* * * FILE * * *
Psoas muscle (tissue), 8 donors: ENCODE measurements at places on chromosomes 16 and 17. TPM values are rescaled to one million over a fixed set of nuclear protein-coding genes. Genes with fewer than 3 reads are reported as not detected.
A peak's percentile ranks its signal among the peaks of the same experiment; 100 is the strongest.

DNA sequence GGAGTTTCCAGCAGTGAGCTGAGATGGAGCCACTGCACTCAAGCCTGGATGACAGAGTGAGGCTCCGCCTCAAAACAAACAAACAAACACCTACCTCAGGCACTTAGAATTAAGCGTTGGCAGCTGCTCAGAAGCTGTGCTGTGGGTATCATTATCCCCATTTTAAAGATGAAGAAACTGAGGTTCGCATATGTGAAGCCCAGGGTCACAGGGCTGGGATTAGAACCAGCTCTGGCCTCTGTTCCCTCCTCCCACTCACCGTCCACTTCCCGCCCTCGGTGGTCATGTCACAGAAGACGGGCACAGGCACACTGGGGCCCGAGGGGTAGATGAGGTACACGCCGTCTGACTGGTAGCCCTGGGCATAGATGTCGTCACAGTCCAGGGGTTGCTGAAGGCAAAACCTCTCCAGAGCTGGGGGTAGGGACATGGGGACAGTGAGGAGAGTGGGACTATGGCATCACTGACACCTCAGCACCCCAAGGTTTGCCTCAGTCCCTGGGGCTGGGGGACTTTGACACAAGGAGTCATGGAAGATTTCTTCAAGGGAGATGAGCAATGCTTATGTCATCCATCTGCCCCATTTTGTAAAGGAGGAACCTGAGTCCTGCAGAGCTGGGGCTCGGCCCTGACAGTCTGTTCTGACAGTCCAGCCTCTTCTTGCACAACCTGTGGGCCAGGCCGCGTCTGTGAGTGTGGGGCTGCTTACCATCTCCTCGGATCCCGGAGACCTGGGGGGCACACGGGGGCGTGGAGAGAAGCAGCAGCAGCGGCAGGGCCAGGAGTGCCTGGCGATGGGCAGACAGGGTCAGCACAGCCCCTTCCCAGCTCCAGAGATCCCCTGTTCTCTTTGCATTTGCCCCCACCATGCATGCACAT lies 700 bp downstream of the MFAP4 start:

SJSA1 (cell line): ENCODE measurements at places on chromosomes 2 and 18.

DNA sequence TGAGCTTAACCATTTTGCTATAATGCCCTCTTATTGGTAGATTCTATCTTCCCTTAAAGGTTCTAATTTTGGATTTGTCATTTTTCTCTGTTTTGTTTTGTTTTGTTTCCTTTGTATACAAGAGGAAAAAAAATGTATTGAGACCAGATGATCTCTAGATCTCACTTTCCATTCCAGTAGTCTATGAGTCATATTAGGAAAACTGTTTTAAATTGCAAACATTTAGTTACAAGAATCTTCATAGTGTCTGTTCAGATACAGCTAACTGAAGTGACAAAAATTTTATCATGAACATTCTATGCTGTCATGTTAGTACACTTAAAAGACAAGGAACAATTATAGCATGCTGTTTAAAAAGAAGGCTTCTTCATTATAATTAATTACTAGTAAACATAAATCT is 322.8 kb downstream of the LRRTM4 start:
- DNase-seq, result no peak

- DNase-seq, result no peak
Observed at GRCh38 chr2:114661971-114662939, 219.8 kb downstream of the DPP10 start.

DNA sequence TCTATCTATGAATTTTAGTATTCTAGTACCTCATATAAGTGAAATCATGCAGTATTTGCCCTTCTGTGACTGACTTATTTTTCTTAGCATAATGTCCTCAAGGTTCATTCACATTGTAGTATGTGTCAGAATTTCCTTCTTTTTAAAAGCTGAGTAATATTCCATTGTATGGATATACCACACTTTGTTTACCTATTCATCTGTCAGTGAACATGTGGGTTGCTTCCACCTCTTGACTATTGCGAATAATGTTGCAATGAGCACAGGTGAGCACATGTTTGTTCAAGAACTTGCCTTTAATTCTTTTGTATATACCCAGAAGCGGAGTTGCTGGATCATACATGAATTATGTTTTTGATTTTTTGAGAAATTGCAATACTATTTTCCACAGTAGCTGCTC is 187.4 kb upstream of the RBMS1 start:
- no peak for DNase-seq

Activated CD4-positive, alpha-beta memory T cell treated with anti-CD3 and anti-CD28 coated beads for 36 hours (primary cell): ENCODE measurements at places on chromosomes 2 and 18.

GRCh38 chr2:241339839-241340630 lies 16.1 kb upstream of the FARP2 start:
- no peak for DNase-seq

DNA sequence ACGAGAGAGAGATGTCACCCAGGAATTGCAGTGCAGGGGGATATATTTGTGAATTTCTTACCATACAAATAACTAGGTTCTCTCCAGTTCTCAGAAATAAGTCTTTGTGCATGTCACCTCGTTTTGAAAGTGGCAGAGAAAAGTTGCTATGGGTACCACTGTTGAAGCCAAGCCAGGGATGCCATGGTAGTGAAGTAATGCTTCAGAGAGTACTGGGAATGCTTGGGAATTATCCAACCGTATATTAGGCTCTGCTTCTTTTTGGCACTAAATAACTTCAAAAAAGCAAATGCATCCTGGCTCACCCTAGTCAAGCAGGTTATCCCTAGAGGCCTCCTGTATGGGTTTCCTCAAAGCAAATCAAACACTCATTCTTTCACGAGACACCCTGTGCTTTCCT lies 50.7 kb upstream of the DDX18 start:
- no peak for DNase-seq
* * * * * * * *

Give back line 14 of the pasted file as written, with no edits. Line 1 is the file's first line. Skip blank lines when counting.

DNA sequence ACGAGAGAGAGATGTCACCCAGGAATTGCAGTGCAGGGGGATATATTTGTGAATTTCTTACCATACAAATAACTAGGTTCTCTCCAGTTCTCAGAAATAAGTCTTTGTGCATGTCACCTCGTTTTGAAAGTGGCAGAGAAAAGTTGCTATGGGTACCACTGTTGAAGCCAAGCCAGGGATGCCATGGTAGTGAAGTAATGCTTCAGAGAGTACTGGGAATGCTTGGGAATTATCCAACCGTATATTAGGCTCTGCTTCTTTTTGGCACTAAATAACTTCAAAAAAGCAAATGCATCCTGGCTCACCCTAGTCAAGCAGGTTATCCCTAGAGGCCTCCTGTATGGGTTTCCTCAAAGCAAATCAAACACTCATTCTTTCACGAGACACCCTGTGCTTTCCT lies 50.7 kb upstream of the DDX18 start: